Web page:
5,000 Honeybees Swarm London Shop

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Swarm of honeybees leaves local hive for London Topshop

Wikimedia/Siva301in

A swarm of honeybees split off from a local hive and trapped shoppers in a London Topshop.

Local honey is a delicious treat, but the beehive trend took a surprising turn this week when a swarm of 5,000 honeybees decided to move into a central London Topshop.

According to the BBC, nobody knows where the swarm came from originally, but many central London shops have taken to keeping their own honey-producing beehives, so it seems likely that this group split off from one of those and went out to find a new home. Unfortunately, the queen bee decided they might want to live on the windows of a Victoria Street Topshop.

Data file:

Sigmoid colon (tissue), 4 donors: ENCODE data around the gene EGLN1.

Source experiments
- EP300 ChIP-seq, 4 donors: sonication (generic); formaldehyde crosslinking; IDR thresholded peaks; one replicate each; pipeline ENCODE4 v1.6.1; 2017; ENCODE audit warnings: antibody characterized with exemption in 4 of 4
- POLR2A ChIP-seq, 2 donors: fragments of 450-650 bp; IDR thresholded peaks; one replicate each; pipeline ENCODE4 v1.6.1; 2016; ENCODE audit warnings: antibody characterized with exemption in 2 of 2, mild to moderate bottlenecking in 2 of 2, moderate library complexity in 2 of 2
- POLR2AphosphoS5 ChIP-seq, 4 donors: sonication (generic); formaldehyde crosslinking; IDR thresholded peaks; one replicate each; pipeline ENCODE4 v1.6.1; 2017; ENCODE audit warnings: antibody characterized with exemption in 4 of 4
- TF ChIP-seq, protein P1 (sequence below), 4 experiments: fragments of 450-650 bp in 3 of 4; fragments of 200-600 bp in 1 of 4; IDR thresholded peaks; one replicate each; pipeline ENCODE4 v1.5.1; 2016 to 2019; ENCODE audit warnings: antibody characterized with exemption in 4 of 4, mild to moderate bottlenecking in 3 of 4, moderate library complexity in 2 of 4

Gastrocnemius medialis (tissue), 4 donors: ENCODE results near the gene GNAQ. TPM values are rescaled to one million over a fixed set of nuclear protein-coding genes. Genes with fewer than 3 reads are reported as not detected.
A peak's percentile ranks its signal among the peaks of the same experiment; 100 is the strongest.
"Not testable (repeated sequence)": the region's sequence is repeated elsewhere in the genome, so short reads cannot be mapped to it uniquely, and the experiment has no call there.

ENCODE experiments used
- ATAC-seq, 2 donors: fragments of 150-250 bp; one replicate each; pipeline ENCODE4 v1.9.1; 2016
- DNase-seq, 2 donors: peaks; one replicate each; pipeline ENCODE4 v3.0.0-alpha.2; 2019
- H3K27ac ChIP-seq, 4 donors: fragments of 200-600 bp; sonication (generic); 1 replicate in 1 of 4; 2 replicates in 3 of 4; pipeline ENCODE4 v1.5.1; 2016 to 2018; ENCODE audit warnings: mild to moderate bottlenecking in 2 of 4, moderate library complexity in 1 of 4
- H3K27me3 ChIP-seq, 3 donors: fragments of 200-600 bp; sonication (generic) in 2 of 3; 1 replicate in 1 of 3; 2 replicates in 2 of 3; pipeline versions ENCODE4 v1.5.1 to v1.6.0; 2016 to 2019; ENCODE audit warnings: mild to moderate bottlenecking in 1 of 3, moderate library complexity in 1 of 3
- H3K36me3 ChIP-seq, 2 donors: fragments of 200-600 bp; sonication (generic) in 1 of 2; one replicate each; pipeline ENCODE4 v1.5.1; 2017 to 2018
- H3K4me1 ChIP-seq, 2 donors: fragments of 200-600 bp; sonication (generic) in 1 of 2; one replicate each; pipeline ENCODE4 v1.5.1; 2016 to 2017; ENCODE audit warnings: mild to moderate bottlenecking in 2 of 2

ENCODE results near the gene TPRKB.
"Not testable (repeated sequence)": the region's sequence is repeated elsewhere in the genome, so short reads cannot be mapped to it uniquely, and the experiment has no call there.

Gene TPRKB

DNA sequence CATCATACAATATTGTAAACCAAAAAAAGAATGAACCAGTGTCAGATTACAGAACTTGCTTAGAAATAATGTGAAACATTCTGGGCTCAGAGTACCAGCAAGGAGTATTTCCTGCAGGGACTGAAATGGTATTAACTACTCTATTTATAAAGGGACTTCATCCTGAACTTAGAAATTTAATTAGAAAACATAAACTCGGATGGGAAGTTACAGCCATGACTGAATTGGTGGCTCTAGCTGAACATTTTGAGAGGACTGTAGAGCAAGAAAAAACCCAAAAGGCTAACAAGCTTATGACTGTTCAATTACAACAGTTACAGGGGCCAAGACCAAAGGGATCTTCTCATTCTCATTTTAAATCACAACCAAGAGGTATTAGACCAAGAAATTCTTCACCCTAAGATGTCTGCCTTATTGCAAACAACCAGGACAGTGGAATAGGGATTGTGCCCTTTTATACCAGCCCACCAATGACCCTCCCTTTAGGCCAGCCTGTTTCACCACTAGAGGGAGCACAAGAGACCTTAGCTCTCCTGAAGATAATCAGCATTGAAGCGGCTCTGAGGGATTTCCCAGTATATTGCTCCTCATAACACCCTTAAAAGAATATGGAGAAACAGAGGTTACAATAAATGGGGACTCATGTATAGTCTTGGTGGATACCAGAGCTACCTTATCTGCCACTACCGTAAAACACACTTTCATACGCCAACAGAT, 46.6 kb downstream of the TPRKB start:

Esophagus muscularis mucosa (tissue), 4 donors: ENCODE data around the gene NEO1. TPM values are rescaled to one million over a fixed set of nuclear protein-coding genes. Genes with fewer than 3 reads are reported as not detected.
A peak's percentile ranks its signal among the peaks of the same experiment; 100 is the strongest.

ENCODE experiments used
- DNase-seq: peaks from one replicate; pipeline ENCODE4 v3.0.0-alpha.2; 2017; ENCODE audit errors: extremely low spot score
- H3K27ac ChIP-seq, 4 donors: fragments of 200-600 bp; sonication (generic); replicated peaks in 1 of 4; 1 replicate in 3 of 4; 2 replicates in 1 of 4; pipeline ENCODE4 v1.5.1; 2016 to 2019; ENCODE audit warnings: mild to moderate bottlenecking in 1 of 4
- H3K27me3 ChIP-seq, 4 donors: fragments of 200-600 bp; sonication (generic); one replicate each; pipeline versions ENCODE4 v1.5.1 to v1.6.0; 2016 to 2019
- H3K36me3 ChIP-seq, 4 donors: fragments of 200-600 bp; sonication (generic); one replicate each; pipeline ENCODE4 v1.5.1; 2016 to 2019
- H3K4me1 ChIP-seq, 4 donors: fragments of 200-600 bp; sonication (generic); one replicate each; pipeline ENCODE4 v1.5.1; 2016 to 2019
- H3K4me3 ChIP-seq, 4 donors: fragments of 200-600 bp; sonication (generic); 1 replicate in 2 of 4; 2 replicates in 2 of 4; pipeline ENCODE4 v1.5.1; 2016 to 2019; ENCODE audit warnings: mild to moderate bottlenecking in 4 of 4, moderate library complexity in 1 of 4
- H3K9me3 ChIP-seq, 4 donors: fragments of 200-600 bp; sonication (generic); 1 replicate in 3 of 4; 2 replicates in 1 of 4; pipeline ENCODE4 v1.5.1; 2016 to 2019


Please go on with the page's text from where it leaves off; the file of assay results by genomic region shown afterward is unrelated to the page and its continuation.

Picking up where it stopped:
"We have either had a virgin Queen or an old Queen, she has left the nest and she has brought the swarm and settled on the shopfront," said beekeeper Tony Mann, who said some of the bees were flying around "like scouts to try to find out where the next best place to go is."

Topshop is a popular store, and many shoppers were trapped inside while beekeepers attempted to wrangle the swarm.

"All of a sudden there were thousands and thousands of bees flying around. You could hardly see the sky because there were so many," one shopper told The Evening Standard.

Beekeepers were able to smoke the bees into boxes, which were then carried over to Westminster Cathedral. Beekeepers maintain hives on the church’s roof, where the bees will be able to continue producing local city honey and have a much better home than on the windows of Topshop.

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